AOS- Season IV- Ep. 9 “Broken Promises”: A Review

Posted: 01/12/2017 in Uncategorized


“Broken Promises” began AOS’s “LMD” arc and as with the preceding arc, a lot got accomplished in one fell swoop. While the Ghost Rider/Robbie Reyes (Gabriel Luna) arc is assuredly not done, the Aida/Darkhold story line seems poised to deliver. Great action, comedic moments to cut the tension and requisite amount of twists and turns presented another strong episode to hearken the show’s return from winter hiatus. My opening comments offered; on to my review.

Aida (Mallory Jensen) is both an interesting study in character development and restrained performance. Jensen cannot overact nor can she underplay her role. She sells the character properly, presenting exactly the right amount of creep factor as she plays music for the drugged and unconscious May (Ming-Na Wen). She changes her outfit, clearing off the result of her being shot in the previous episode. Her inability to heal reinforces her inhumanity. Her calming tones to the incapacitated May illustrate that while she is a good simulation she isn’t exactly human. The aspect of her desiring to continue, to live, is referenced as an after effect of her exposure to the Darkhold.

The notion of the corrupting influence of the Darkhold being able to affect even a machine illustrates how truly pervasive its reach truly is. Switching from a purely supernatural arc to a combination supernatural/technological cautionary tale occurs seamlessly. Aida is not unsympathetic although her actions including casual murder do not aid her case. Dr. Radcliffe (John Hannah) and Fitz (Ian DeCaestecker) are charged with wiping her memory to avoid the potential danger such knowledge can bring about. Their attempt to do so escalates Aida’s timeline and ignites the main plot line. That “Faux May” arc, as a traitor in their midst, plays well hearkening to “Westworld” especially in a scene where “May” attempts to fight Aida to prevent her accessing the Darkhold.

The May ‘replicant’ stands plot line stands to have greater ramifications due to the teasing of a potential romantic entanglement with Coulson (Clark Gregg). Though many have foreseen such a relationship as an inevitable progression, the tainting of such with a substitute for May is a cool dramatic arc, testing the waters if such a relationship could or will occur when the truth is found out afterward.

MVP for the ep has to be Mac (Henry Simmons) whose paranoia of a robot uprising provides countless comedic moments along with the knowledge that building a robot and granting it essential sentience and autonomy can only lead to a negative path. His knowledge of robot themed movies is funny. Yoyo/Elena (Natalia Cordova-Buckley) banks off Mac’s humor, noting both that “smart people are so stupid” and “didn’t they watch any movies from the 8os?”. There is an undeniable chemistry between the two, extending to comedic riffing. Line of the night goes to the duo while they hunt down Aida with Yoya gamely stating “They should be forced to watch all the terminator movies” to which Mac responds “Even Salvation?” Her final comment “they brought it on themselves” is delivered with wry, dry perfection. Neither she nor Mac is a scientist, but both represent the viewer’s perspective that playing God only ends one way. Mac’s later intercession when Aida pleads her case, citing the book overwhelming her with emotion, is as brutal as it is funny and unexpected. It is also vintage Whedon. The scene could easily have been clipped from an episode of “Buffy the Vampire Slayer”.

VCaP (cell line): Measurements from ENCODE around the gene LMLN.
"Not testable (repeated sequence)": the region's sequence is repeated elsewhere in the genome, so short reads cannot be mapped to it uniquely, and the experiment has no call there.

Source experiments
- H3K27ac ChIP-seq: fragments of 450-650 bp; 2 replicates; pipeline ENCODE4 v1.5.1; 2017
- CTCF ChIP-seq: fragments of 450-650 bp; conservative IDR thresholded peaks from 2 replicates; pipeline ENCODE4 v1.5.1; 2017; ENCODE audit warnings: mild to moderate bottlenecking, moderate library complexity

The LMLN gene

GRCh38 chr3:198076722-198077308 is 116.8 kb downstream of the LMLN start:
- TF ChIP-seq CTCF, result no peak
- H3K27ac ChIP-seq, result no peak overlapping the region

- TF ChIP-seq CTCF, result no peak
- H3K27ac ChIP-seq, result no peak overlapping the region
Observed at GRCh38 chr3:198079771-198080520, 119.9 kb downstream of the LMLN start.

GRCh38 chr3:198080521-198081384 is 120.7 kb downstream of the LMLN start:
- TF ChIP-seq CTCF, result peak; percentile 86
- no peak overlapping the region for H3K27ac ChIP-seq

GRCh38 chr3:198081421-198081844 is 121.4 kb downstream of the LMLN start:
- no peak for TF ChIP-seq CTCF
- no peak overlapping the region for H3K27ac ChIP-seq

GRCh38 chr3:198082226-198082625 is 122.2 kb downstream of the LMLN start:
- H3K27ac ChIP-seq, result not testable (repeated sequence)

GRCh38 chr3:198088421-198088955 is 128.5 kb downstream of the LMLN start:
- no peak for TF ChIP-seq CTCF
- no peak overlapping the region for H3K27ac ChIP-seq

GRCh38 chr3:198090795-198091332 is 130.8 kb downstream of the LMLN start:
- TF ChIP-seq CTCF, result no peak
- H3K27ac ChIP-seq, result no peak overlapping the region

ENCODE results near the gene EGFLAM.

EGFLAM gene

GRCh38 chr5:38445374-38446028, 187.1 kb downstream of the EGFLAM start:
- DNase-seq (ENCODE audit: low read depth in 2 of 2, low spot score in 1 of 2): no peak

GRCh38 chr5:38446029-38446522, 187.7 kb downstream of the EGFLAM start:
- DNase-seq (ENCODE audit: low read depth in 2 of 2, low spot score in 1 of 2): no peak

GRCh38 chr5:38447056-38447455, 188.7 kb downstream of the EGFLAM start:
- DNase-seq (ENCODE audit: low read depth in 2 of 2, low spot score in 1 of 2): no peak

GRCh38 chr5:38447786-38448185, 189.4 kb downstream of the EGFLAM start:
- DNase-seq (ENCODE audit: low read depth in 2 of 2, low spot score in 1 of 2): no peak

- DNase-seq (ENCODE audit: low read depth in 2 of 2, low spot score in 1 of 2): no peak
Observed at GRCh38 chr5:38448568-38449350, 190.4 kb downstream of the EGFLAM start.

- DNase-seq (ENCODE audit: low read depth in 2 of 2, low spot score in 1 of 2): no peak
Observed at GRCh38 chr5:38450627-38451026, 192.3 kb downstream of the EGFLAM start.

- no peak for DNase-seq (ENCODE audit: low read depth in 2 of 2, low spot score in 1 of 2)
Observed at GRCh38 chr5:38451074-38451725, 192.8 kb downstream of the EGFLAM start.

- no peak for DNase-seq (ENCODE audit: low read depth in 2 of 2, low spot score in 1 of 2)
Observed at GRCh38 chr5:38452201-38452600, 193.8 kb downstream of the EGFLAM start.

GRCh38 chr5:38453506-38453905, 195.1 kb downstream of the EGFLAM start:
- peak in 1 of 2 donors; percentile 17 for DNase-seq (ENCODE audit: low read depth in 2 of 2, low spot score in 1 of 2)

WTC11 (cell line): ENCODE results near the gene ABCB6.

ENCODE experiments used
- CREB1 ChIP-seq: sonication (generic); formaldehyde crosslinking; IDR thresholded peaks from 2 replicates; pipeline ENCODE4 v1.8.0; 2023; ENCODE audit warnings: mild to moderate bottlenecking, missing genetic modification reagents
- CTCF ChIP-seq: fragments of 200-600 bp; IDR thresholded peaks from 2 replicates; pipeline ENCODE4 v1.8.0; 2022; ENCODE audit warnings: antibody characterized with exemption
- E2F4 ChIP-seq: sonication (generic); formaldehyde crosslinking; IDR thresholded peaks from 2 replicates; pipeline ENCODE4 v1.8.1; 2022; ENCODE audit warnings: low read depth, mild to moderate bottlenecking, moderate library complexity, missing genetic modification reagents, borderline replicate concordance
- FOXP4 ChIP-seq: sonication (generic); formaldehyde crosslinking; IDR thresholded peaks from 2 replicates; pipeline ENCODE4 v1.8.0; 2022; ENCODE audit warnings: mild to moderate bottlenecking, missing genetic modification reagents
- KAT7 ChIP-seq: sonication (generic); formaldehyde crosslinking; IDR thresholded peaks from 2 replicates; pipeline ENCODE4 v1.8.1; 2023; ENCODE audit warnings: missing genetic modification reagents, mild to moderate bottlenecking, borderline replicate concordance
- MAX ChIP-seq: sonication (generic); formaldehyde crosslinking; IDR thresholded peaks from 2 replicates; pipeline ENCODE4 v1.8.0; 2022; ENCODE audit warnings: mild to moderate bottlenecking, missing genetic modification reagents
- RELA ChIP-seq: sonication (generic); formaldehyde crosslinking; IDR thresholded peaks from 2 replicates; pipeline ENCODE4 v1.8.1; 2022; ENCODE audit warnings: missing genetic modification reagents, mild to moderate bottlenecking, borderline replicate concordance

The sub arc of Senator Nadeer (Parminder Nagra) holding her recently Terrigen-freed brother, Vijay (Manish Dayal), presented an almost equally strong story arc. Freed from his cocoon by Jemma (Elisabeth Hentsridge), the young man enjoys reconnecting with his sister. Vijay is likeable and garners viewer sympathy/empathy quickly. Ellen Nadeer’s connection to the watchdogs is clarified in this run, along with the level of her commitment as she preps her brother for execution by her group. Her justification that they agreed to eliminate each other if they ever became “infected” by the Chitauri induced “terrigenesis” is mitigated with the knowledge that their mother was killed upon the alien invasion arc, deftly tying in the show to the Marvel movie-verse. This arc brought together the team of Daisy (Chloe Bennett), Jemma and Director Mace (Jason O’Mara). The show runners still play Mace’s motivations as inveigled. He seems ultimately to be honorable yet the constant reference to his being a political animal as well as his effortless spin doctoring of the media casts doubt. He is a welcome character to this season as his methodology differs greatly, particularly at inception, from Coulson’s and yet one can see a steady erosion of his way as it migrates to the “Coulson-esque” natural order and the team organically reforms.

The meeting between S.H.I.E.L.D. and the senator leads to Vijay’s being forced into a choice one that has powerful consequences presenting greater clarification of character in one case and uncertainty of another’s fate overall. The coming together of Mace with the duo occurs naturally and sets the field for the remaining season. The end moment sequence illustrates that the show can still school its viewers, tossing assumptions aside and prepping for the rise of an unforeseen main villain and greater trials to come. AOS remains simply outstanding and well worth your time.


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